Learn the role weather plays in a power shutoff

If weather forecasts indicate gusty winds and dry conditions, combined with a heightened fire risk, it may be necessary for us to turn off the electricity serving that area. This is called a Public Safety Power Shutoff (PSPS).

Learn more about a PSPS

The information in this map is intended only to provide customers with a general estimate regarding potential locations that may be impacted by a PSPS event should one become necessary. Conditions affecting a possible PSPS event can change quickly and the actual impact of a future PSPS event is uncertain.


Find your PG&E Geographic Zone and 7-day key below.

Monday, November 18, 2019 

NOTE: This forecast is based on weather conditions and fuel moisture content only and does not include other criteria used to determine whether a PSPS may be necessary.

A strong north or northeast wind event is expected to develop late Tuesday into Thursday this week, generally affecting the northern half of the PG&E territory.  There is still considerable uncertainty regarding the strength, timing and humidity levels with this system and some changes in the forecast are possible moving forward.  Nonetheless, there is an increasing possibility that gusty winds will result in critical fire weather conditions. The National Weather Service (NWS) has issued Fire Weather Watches that will likely be upgraded soon to Red Flag Warnings for many areas across central and northern California due to the potential critical fire conditions. Northern Operations Predictive Services is forecasting a high risk event and increased potential for significant fires due to these dry and gusty winds.  Please refer to weather.gov, https://gacc.nifc.gov/oncc/, or https://gacc.nifc.gov/oscc/ for the latest updates from federal forecast agencies. As a result of the potential critical fire weather conditions, Geographic Zones 2, 3, 4 and 5 are now under a PSPS Watch for Wednesday and Thursday. The PG&E Emergency Operations Center remains activated to monitor and prepare for the event.
Details:  High pressure will hold over the PG&E territory today for continued dry weather and warmer than normal temperatures.  Expect maximum temperatures away from the immediate coast to rise into the 70s to low 80s and that is 10 – 20 degrees above normal for mid-November.  A low pressure system is then forecast to move southward through the territory tomorrow for cooler weather and a chance for showers along the North Coast and Sierra before moving into southern California mid-week.  The storm is forecast to produce shower activity both days across the southern part of the state including possibly the southern areas of the territory, primarily Kern county.  High pressure will build into Oregon over that time frame and gusty north or northeast winds are favored to develop across the northern half of the state on Tuesday evening and into Thursday.  Strong wind gusts in excess of 50 mph are possible across the elevated terrain in the SF North Bay in addition to the northern Sierra foothills.  Winds will not be as strong across the low elevation areas outside of the Sacramento and northern San Joaquin Valleys where gusts up to 40- 45 mph are possible during the day Wednesday.  Winds are forecast to decrease by Thursday night with light winds expected for the rest of next week and next weekend.  Most of northern and central California has not received any significant precipitation this fall and fire potential is well above normal as live fuel moisture remains below critical values for mid-November and dead fuel moisture is at historically low levels in many areas.  The CDEC Northern Sierra 8 station index has only observed 0.3 inches of rain in Oct and Nov to start the water year.  This a paltry 4% of normal.  If no rain occurs in the northern Sierra for the remainder of November, it would be the driest start to the water year in 60 years and tied for 2nd driest in the past 100 years.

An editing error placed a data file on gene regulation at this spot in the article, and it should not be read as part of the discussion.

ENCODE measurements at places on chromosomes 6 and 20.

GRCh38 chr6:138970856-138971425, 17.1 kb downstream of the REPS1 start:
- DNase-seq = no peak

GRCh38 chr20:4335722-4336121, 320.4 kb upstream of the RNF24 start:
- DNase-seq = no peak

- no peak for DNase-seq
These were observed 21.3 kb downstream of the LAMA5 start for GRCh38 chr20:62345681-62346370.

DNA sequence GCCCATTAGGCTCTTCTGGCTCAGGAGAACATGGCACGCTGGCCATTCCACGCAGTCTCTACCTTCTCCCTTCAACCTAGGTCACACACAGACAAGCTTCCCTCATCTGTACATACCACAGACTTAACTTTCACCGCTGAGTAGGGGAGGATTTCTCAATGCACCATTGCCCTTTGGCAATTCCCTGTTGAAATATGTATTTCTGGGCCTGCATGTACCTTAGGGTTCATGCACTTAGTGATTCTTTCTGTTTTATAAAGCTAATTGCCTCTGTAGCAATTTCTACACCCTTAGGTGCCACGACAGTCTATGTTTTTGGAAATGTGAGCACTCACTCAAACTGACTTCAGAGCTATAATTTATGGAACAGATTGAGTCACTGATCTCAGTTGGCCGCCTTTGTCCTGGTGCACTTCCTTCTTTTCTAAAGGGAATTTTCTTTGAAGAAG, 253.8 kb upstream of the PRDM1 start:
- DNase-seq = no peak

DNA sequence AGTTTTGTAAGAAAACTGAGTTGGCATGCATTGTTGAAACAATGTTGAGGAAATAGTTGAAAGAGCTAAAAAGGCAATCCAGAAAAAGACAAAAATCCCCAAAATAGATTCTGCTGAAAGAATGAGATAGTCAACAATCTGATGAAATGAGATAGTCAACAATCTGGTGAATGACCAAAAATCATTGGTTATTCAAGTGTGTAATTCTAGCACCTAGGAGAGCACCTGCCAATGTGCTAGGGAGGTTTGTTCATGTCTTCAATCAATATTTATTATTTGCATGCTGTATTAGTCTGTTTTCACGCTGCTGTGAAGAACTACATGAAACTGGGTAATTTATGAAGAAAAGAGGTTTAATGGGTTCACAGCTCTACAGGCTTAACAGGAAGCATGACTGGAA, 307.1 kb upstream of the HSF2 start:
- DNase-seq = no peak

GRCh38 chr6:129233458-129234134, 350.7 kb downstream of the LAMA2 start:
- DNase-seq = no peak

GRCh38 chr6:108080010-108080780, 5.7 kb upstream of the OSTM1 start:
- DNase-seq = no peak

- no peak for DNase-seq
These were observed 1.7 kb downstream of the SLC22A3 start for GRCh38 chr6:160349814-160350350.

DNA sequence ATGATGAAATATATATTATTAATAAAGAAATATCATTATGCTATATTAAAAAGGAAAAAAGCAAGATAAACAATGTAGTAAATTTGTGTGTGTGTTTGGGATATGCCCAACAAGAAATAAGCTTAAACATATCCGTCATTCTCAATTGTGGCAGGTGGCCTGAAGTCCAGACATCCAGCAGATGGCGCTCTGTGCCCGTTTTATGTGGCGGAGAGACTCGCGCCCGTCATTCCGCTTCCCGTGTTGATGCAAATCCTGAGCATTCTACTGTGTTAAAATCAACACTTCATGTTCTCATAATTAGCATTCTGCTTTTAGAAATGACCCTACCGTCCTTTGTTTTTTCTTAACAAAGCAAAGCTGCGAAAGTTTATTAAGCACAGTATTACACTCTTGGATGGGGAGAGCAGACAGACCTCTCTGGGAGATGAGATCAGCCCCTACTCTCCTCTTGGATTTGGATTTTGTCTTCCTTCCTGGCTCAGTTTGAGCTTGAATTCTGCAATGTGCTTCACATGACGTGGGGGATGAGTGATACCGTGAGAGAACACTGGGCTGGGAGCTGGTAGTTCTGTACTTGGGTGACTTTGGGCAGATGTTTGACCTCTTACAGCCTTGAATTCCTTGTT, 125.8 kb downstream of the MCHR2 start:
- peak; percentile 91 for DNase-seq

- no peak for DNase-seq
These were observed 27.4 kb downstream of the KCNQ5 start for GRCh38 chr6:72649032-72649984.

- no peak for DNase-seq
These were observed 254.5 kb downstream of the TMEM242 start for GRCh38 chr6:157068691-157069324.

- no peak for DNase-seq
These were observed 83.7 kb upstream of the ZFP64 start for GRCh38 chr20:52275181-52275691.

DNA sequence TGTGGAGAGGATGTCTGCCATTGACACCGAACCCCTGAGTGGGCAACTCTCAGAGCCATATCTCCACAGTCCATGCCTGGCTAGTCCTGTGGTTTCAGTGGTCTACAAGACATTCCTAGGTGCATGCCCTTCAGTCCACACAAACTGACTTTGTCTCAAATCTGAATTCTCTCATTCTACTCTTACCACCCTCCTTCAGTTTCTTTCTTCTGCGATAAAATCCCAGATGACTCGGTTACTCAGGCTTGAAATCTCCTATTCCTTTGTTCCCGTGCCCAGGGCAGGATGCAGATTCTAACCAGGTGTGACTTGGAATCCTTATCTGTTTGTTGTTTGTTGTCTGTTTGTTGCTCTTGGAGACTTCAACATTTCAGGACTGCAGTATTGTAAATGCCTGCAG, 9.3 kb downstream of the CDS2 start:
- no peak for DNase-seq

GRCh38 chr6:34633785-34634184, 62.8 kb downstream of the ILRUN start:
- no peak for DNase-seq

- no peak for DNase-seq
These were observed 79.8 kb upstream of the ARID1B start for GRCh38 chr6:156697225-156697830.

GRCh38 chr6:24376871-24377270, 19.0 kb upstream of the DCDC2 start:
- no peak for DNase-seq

Please note: This forecast is published daily by an operational meteorologist from PG&E’s Meteorology and Analytics team. This forecast has been customized for PG&E utility operations and should not be used for any other purpose or by any other entity. This forecast only provides a broad overview for a potential Public Safety Power Shutoff (PSPS) event in the next 7 days as determined from an analysis of forecasted weather, the potential for wind-related damage, and fuel moisture content in dead and live vegetation. It is not a fire danger forecast. The forecast is broken down by broad PG&E Geographic Zones numbered 1 - 9; however, PSPS decisions are made at more granular levels; thus, only a portion of a zone may experience a PSPS event. While a PSPS event may not be expected for an area, due to the interconnectivity of the grid any location within PG&E territory may be subject to PSPS event.

SAFETY TIP: Help us reach you when it’s important. Make sure we have your correct email address and phone number so we can reach out to you in advance of a public safety power outage, when and where possible.

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PG&E weather map

Information is provided by weather stations or cameras throughout PG&E’s service territory. Note that weather stations vary in the type of information collected (i.e., one may report wind only, while another may report humidity, temperature, wind speed and more). Also, each weather station includes its own information timestamp.

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The information displayed on and available through this webpage is intended only to provide customers with a general estimate regarding potential locations that may be impacted by a PSPS event should one become necessary. Conditions affecting a possible PSPS event can change quickly and the actual impact of a future PSPS event is uncertain.